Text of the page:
Increased Research Performance through Reduced Stress and Improved Human Well-Being

Article excerpt



Stresses which can affect the well-being of university research managers, faculty, and administrators were identified in a survey of directors of 14 building research centers in colleges of architecture and engineering across the United States. Techniques for managing the stress points were also identified. Research center directors suggsted that a less stressful work environment could not only improve the quality of life for workers and administrators, but ultimately could increase the knowledge gained through the research center.


Kermit Black, a management advisor to research center staffs, recently said:

In my observations of research centers, it appears that, too often, conflicting expectations placed on a center director can guarantee his or her long-term failure. When conflicting expectations are set up, consciously or unconsciously by university administrators, the quality of the individual's work begins to suffer first.

Then quantity suffers. Meanwhile, job-induced anxiety builds. The individual's personal and family life usually suffers next. The individual eventually arrives at a crossroad: the director may reduce or 'give up' on center goals, the individual may 'break down,' or the individual may become hardened to the price being paid. In any of these outcomes, the individual is no longer likely to be a desirable center director. Everybody loses--the individual, the staff, and the university (1988).

According to Black, people in demanding positions, e.g., directors of research centers, can be spared the agony of "meeting a disastrous crossroad." He believes that a key to successful research programs is to treat the centers' management and staffs with a greater concern for the well-being of the individual.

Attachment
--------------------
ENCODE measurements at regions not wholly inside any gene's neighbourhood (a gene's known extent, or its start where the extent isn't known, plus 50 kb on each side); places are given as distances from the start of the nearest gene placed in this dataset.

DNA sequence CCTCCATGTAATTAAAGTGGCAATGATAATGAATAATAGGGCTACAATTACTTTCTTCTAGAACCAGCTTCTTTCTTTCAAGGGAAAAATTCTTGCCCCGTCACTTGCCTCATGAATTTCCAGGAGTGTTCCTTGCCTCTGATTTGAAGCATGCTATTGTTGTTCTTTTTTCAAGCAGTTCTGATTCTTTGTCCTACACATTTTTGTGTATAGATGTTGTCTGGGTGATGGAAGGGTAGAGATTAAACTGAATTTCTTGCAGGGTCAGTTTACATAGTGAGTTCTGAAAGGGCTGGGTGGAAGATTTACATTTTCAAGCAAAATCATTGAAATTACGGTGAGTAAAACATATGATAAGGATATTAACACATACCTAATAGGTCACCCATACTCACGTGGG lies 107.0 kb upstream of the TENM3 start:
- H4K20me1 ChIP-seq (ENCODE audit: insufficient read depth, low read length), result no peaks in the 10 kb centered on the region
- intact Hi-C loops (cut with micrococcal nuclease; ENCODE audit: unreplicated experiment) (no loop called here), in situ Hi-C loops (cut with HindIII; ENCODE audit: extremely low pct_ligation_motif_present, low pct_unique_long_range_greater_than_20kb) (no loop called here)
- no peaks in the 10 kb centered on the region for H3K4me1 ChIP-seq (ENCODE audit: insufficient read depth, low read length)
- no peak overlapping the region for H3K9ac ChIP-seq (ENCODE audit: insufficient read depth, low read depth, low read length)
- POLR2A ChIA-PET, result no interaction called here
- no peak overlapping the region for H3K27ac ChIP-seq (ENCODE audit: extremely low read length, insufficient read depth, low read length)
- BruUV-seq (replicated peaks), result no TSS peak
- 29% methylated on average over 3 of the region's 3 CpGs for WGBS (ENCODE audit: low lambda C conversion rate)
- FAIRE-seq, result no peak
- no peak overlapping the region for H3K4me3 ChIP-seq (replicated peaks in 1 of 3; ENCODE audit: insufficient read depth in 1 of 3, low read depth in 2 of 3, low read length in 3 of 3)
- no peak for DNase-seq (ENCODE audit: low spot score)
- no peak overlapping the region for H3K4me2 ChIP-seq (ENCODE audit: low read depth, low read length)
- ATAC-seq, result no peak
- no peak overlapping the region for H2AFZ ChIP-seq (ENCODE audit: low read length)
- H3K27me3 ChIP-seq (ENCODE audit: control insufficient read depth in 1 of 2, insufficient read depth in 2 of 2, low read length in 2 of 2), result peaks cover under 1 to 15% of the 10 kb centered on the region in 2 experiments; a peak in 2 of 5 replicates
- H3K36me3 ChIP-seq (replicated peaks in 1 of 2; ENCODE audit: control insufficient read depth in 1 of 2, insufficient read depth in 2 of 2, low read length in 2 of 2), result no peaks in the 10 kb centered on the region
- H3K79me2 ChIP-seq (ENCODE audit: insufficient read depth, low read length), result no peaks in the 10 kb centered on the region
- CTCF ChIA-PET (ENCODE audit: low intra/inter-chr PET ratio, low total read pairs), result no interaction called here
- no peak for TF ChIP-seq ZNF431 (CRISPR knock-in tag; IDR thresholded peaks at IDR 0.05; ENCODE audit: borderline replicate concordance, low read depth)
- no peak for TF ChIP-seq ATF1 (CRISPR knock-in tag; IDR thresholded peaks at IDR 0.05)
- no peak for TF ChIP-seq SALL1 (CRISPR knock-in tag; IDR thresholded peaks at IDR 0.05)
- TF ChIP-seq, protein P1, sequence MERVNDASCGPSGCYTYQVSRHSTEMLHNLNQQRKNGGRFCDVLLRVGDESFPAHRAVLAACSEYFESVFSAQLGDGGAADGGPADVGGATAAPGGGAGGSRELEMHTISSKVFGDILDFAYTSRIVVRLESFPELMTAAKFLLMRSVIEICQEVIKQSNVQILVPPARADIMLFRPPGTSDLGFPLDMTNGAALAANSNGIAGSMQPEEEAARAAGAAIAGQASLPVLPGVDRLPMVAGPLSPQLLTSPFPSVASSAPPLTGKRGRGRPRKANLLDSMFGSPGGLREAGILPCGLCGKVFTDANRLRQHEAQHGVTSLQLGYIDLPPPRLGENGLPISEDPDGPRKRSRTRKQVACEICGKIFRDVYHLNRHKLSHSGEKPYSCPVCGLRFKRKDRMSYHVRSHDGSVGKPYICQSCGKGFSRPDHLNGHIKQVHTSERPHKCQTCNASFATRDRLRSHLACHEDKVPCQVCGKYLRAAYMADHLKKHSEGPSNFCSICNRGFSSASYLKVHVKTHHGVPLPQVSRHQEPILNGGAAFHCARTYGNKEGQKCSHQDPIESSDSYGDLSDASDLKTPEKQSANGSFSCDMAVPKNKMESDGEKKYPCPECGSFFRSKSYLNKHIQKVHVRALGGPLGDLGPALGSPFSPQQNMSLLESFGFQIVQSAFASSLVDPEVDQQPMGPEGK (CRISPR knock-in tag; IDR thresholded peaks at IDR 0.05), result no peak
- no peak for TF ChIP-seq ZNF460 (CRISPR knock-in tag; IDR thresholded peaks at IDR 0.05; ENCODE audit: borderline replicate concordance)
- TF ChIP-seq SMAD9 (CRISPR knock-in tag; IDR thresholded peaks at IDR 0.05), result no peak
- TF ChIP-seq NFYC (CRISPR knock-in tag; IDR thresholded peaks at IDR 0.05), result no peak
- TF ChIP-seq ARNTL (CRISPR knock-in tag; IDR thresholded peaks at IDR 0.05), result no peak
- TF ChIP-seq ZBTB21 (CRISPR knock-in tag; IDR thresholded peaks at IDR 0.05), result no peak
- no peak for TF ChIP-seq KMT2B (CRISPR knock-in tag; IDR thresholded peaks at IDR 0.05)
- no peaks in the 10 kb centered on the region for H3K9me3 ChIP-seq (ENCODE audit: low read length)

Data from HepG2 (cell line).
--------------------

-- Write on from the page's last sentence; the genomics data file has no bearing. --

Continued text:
In an attempt to confirm and elaborate on Black's thesis, the author conducted a survey of 14 colleagues--directors of building research centers in colleges of architecture and engineering throughout the United States. A structured questionnaire was used in a telephone interview to ask the directors about the conflicting expectations and resulting stress which might lead to situations in which "everybody loses."

The centers in the study were randomly selected from the Research Centers Directory (1988). The average length of operation of the centers studied was 16 years, and the range was from 1 to 44 years. Half of the centers had been in operation more than 12 years; three had operated more than 40 years.

The Stress Points Identified

The research directors identified and discussed several stress points they perceived as detrimental to the well-being of individuals and the research centers with wh ich they are affiliated:

* Assuming the administrative role

* Time expectations for the research program

* The research center's mission and agenda

* Facility and equipment needs

* Personnel workloads

* The need for, and value of, basic research

Assuming the Administrative Role

Some center directors described a stressful "us and them" relationship between faculty and administration. A majority of the directors were faculty members before they became administrators; as faculty, they usually had viewed themselves and their faculty peers as "us" while administrators were "them." The promotion to director brought movement to the "them" group. Some directors felt they had failed at making the necessary role reversal because they feared being viewed as "bossy" by former co-workers. These directors were often indecisive, stressed, and not sufficiently effective as directors unless/unit this issue was resolved.

Some directors had found the "us and them" situation to be manageable, first by learning to quickly break down the preconceptions. …


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